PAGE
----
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Refugee Resettlement and Child Care Partnerships: Partnering to Increase Refugee Families’ Access to High-Quality Child Care

Information Memorandum: Refugee Resettlement and Child Care Partnerships

Published: March 25, 2014
Categories:
Program Administration
Topics:
Current Guidance, Other, States/Territories, Tribes
Types:
Information Memoranda

TO: Lead Agencies administering child care programs under the Child Care and Development Block Grant (CCDBG) Act of 1990, as amended; National, Regional, State and local refugee resettlement networks; and other interested parties.

FROM: Joint memorandum from the Administration for Children and Families, Office of Child Care and Office of Refugee Resettlement.

SUBJECT: Refugee Resettlement and Child Care Partnerships: Partnering to Increase Refugee Families’ Access to High-Quality Child Care 

Summary

This Information Memorandum (IM) is a joint effort between the Offices of Child Care (Director, Shannon Rudisill) and Refugee Resettlement (Director, Eskinder Negash).  The purpose of this memorandum is to create linkages between the Child Care and Development Fund (CCDF) Lead Agencies and Office of Refugee Resettlement (ORR) Funded Programs (refugee resettlement networks). In partnership, these two programs and networks can achieve the common goal of fostering resilient, safe, healthy, and economically secure lives for all, including refugee families and their children.

The Administration for Children and Families (ACF) supports the development of coordinated systems of services to promote healthy growth and development of young children. States and local communities can facilitate coordination and alignment of early childhood and refugee programs when they: 

  • Prepare child care, Early Head Start, Head Start and Pre-K programs to better understand and serve refugee children and families.
  • Help refugee resettlement agencies and other refugee service providers better understand the importance of continuity of caregiver relationships and high-quality early care and education for the families they serve.
  • Improve refugee networks and agency capacity to help refugee families find high-quality child care through partnerships with local early childhood agencies and child care resource and referral agencies (CCR&Rs).
  • Provide concrete, ongoing support for ORR-funded refugee home-based child care network grantees. 

This IM is consistent with the ACF 2014 Strategic Plan, which reiterates ACF’s view that supporting underserved and underrepresented populations, such as refugees, is a shared responsibility that is cross-cutting, involves linkages and partnerships across ACF offices, and informs all of ACF’s work.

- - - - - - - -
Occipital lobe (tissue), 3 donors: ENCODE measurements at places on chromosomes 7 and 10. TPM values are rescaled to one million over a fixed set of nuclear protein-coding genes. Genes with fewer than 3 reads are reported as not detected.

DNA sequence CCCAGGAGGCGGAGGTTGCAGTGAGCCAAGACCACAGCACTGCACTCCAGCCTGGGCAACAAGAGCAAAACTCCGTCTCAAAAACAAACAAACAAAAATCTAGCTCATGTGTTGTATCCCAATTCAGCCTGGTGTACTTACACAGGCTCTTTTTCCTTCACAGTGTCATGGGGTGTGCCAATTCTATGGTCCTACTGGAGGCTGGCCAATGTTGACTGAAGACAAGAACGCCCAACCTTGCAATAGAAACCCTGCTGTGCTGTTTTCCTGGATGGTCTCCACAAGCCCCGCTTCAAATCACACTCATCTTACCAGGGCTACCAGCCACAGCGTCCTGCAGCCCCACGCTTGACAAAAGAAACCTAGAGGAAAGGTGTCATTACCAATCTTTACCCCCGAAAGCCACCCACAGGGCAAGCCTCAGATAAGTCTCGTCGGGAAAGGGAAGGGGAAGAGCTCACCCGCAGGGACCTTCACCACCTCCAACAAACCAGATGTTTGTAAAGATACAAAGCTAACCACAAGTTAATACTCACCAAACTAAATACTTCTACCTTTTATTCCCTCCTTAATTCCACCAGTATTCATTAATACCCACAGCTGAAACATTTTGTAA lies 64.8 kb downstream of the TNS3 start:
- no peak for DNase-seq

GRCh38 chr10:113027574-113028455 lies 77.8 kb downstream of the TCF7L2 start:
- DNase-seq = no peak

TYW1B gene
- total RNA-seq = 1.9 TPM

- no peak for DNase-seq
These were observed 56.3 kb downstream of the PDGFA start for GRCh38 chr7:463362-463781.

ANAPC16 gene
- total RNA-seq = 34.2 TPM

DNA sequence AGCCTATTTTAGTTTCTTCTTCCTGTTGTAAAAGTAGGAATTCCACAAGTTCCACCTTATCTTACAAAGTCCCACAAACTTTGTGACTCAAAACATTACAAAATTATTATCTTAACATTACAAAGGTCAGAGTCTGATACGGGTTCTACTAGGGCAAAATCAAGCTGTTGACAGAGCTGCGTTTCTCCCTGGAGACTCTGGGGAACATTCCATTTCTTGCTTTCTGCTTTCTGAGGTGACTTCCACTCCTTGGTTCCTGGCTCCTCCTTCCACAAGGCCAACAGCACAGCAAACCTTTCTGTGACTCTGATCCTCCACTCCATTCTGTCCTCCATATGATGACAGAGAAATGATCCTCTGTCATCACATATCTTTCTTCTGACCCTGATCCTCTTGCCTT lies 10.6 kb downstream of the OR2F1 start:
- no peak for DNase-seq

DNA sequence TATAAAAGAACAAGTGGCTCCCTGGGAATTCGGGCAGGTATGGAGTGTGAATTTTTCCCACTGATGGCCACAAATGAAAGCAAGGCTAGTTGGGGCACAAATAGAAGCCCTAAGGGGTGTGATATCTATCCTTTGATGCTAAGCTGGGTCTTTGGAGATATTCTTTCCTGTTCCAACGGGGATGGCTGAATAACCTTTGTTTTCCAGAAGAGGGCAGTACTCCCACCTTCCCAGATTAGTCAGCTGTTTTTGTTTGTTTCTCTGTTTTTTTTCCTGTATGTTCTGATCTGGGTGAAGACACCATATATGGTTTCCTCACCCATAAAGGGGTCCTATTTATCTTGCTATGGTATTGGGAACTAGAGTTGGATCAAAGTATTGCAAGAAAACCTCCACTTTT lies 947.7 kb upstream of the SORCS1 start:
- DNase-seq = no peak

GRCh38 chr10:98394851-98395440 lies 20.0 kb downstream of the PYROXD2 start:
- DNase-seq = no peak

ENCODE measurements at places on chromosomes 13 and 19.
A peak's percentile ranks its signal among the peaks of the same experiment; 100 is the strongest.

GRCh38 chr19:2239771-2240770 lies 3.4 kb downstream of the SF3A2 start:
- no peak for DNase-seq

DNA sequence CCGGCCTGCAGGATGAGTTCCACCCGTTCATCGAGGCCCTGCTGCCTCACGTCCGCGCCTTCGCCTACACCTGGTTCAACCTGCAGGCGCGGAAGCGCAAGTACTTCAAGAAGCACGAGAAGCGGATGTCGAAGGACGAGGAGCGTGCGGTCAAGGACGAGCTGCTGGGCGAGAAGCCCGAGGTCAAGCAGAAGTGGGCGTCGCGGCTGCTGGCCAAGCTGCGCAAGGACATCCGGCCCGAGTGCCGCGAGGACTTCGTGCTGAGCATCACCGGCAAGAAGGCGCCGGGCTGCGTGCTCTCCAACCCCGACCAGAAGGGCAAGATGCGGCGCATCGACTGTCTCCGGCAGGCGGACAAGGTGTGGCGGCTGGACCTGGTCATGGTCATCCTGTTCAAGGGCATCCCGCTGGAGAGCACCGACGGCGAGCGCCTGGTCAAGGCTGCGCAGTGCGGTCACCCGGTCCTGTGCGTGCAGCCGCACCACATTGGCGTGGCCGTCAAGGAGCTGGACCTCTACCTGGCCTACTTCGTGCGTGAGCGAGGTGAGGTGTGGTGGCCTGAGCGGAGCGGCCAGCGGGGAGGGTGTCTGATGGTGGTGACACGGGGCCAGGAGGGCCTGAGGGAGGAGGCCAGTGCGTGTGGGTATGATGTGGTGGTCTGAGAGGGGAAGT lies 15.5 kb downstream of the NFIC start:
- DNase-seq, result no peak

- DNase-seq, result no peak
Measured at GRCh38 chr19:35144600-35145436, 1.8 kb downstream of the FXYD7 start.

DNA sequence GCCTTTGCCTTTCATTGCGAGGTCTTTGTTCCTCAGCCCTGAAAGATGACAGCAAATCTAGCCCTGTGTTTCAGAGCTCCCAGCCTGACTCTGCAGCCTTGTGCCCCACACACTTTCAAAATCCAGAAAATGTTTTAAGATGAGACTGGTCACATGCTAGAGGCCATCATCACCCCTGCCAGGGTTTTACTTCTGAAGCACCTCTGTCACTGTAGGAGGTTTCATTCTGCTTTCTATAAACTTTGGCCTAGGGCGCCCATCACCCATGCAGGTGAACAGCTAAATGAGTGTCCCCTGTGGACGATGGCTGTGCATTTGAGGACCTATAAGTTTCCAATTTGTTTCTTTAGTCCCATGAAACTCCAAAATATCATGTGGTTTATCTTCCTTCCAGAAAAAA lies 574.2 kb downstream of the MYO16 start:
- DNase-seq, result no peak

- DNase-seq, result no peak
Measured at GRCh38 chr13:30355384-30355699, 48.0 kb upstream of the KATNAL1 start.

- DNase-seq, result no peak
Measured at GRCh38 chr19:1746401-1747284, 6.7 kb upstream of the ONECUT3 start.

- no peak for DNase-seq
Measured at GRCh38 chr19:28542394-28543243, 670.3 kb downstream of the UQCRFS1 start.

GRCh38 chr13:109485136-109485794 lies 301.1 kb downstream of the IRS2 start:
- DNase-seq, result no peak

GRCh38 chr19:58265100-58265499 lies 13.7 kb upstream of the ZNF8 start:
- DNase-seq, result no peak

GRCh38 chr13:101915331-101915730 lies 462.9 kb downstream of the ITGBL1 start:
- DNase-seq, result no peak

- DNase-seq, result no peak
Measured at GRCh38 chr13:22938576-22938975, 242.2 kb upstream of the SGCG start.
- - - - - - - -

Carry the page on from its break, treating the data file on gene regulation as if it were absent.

Background Information

Overview of the Offices of Child Care and Refugee Resettlement

The Office of Child Care (OCC) supports low-income working families through child care fee assistance (subsidies) for children age birth through 13 and promotes children's learning by improving the quality of early care and education and afterschool programs. Through Child Care and Development Fund (CCDF) block grants to states, territories and tribes, nearly 500,000 child care providers serve 1.5 million low-income children who receive subsidies each month.  States have significant flexibility in making key policy decisions in administering the subsidy program, such as setting eligibility requirements and priorities, payment rate levels, and family co-payment amounts.  Each State designates a CCDF Lead Agency (e.g., Department of Social Services, Department of Early Learning, etc.) that is responsible for the subsidy program.  The Lead Agency may administer the program directly or through other entities [e.g., local governments, Child Care Resource and Referral Agencies (CCR&Rs), etc.].  States, territories, and tribes also spend approximately $1 billion of their CCDF allotments each year to improve child care quality through teacher training, grants for educational materials and equipment, and monitoring of child care quality.   Many states partner with CCR&Rs, community colleges, and local agencies to implement quality improvement technical assistance and training on how to start and manage center and home-based child care businesses. High quality early childhood programs build trusting relationships with families, provide continuity of care for children, have better child outcomes and reliable care so parents can work and become economically self- sufficient.  

The Office of Refugee Resettlement (ORR) was established through the Refugee Act of 1980, which created the current framework of refugee resettlement in the U.S. Over the past 30 years, the U.S. has resettled more than 3 million refugees. ORR works with various stakeholders nationwide, including: states or voluntary agencies who administer refugee resettlement programs in a respective state; nine voluntary agencies (VOLAGs) with approximately 350 affiliates; and ethnic community based organizations (ECBOs).  These entities make up the national resettlement network.  ORR provides certain benefits and services to eligible persons from the following groups within their first five years of arrival/eligibility: Refugees, Asylees, Cuban/Haitian Entrants, Certain Amerasians (admitted as immigrants from Vietnam), Special Immigrant Visa (SIV) Holders from Iraq and Afghanistan, and Certified (foreign) Victims of Human Trafficking.[1] ORR-funded services such as Refugee Cash Assistance and Refugee Medical Assistance are limited to the first eight months of eligibility, while social services may continue for up to five years. Each state has a State Refugee Coordinator helping to oversee the administration and coordination of these services (similar to the role of the CCDF Administrators).